The rules of some tribes state that a person's free day of the week should be the same weekday he or she is born, meaning if you are born on a “Tuesday”, you will have your work-free day on “Tuesdays”. Furthermore, a Worker must do Philosophical work (and vice versa) every 9th year and the timing is decided in accordance to his or her name (when the digital root of the values of the letters in his name equals the digital root of the number of the current year*). This of course means that the whole tribe must work via a complex rotating schedule.

* For instance the merry butcher Sabas has a name with a value of:

S=19, A=1, B=2

SABAS = 19,1,2,1,19

19+1+2+1+19 = 42

4+2 = 6

This means that year 258 (2+5+8 = 15 (1+5) = 6) Sabas must do Philosophical work. His next year of Philosophical work is 267 (2+6+7 = 15 (1+5) =6).

Akeheka's Fourth Rule of Commerce states that whenever anyone pays someone for a service, the sum must be multiplied by a huge random number, and a small random number must then be added to that number (randomized numbers are most often generated with an abacus-like device). The participants must then find out if the resulting number is a prime number or not before the trade can take place and the (original) sum can be paid. The collected numbers and their prime status must be reported to a Counting Official on a weekly basis. Now, some scholars claim that this ancient rule was founded simply as a temporary means to gather a lot of prime/non-prime numbers so that Akeheka could reconstruct the forgotten Sieve of Uhu. As the Sieve of Uhu is long since constructed, the law has filled its purpose and is therefore obsolete and should be discarded. Other scholars refuse to believe this, for a number of reasons. This means that some tribes still apply the law in all trade while others do not.
Another example is the Sidoian naming. Many traditional Sidoian names are palindromes (can be read in either direction, such as Ana or Lemel, and also with spaces, such as in Ev Akave (evakave)). Beside the palindrome names, names with mathematical twists to them are common. Also, a person will often change his name when he changes occupation or rank. Short names indicate status, so generally newborns are given very long names, whereas people with a very high rank may have only one, two or three letters. Thus, a person might be born as Aheka Tôtakeha, and later shorten it by removing the outer 3 letters on each side to form Katôtak, and later to Tôt, and if he ever achieves a legendary status, Ô.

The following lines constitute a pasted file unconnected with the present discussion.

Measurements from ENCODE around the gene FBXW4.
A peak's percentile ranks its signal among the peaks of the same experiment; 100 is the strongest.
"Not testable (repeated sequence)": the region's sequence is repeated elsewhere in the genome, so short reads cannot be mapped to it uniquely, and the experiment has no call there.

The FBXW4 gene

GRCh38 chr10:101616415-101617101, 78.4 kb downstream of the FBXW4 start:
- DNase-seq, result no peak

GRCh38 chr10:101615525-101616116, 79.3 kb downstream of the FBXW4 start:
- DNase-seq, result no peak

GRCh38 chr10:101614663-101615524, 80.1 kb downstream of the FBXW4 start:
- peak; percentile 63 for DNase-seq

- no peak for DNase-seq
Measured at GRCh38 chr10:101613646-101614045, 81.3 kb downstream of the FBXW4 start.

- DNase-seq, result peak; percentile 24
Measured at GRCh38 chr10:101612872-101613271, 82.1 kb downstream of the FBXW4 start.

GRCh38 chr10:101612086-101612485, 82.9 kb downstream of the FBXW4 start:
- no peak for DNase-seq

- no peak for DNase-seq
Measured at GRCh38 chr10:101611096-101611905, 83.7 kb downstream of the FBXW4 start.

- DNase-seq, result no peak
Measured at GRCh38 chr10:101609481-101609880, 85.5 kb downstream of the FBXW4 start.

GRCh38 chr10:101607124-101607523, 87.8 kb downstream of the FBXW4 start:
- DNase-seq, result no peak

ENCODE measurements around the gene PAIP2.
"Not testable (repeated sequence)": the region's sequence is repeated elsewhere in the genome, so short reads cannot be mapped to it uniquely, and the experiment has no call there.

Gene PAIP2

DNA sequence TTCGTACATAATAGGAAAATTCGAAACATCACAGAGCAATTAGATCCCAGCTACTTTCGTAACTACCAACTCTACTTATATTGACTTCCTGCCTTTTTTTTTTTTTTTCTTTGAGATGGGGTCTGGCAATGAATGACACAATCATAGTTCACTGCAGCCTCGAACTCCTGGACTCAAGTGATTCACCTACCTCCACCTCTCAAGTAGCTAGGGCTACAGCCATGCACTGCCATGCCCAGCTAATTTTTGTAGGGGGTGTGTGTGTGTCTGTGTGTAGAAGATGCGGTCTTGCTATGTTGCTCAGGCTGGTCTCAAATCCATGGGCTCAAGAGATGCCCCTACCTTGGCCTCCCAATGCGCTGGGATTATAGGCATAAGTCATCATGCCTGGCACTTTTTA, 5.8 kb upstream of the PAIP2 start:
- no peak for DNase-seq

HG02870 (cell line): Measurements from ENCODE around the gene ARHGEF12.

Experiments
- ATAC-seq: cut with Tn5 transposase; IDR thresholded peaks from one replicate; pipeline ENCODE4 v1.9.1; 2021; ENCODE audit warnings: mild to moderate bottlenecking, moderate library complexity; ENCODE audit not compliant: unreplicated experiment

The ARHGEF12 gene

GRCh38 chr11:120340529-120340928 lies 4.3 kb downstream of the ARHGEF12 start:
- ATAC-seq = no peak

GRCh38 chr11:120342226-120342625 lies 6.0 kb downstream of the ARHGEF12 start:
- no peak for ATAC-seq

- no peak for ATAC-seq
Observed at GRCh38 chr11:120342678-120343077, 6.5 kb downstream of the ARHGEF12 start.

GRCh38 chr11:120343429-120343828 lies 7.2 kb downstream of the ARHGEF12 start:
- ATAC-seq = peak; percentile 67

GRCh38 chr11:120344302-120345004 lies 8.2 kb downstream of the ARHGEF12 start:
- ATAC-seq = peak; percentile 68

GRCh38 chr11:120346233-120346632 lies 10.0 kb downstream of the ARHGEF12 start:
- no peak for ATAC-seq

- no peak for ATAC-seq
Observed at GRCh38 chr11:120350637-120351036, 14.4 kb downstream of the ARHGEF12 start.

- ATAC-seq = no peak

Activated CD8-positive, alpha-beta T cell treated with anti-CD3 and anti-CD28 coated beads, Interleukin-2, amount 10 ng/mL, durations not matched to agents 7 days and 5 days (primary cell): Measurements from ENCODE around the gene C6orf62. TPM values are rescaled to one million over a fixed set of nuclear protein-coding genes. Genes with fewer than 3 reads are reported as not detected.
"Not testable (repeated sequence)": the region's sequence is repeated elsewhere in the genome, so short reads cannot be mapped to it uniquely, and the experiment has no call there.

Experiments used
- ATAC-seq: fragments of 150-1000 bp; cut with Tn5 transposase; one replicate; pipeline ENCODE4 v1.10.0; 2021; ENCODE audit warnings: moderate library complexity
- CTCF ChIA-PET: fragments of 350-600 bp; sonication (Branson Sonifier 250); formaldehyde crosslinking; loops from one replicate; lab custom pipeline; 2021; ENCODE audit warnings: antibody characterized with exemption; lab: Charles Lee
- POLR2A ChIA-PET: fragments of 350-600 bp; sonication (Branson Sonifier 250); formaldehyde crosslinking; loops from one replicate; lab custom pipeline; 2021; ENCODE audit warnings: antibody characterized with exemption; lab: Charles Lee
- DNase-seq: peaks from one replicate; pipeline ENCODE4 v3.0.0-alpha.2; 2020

This generally means a shortage of names for legendary persons, as there can only be that many Ô's or A's or T's. However that does not necessarily pose a problem as the traditional Sidoian writing is based on pictograms (like Hieroglyphs), and as several pictograms can represent the same letter, an elevated person simply chooses or is assigned a symbol that represents that letter. A person may therefore be known both as Ô and as “Burning Sun”, as the symbol for Burning Sun means “Ô” if read as a letter.
Though to complicate matters further; when a person is mentioned, the point of time of the context is what decides what name should be used. Akeheka, who we stumbled upon above, founded many more laws at later dates, but you will find that for instance the Sixteenth Rule of Commerce is attributed to Kehek (Kehek's Sixteenth Rule of Commerce), not Akeheka, as he had changed his name at that point.

Background
Now, you might ask, why this inclination towards numerology, logic and mathematics, and why do they have these dogmas in the first place? Is it because of their former masters? Is it because they were slaves? Is it a religion, meaning is it for the gods?

The problem is that the tribes don't know why. That is lost knowledge. A Sidoian would probably compare it to a great equation; they have many parts of it, but many of the fundamental parts are lost. Hence they search for clues to those fundaments, and/or try to calculate them. That is also why it is so difficult to add new elements to the equation, because you can never check them for errors, you can only make estimations. And this is probably also why many of the later social rules have expanded into areas of society which the original rules never touched. A Sidoian scholar would say that at one point in time Sidoian "belief and practice" was purely concrete and logical, objectively speaking - but that at this point in time it is impossible to separate “science” from “religion” as more knowledge is required to know which of the new rules are right or wrong. But a new rule is a new rule, and if newly acquired knowledge means that the calculations says that a temple should be constructed, but that it can only be worked at every 142th day, and that it should be 1.618 meters in width and depth, and 33.3 meters high, and therefore practically unusable, that is what will be built.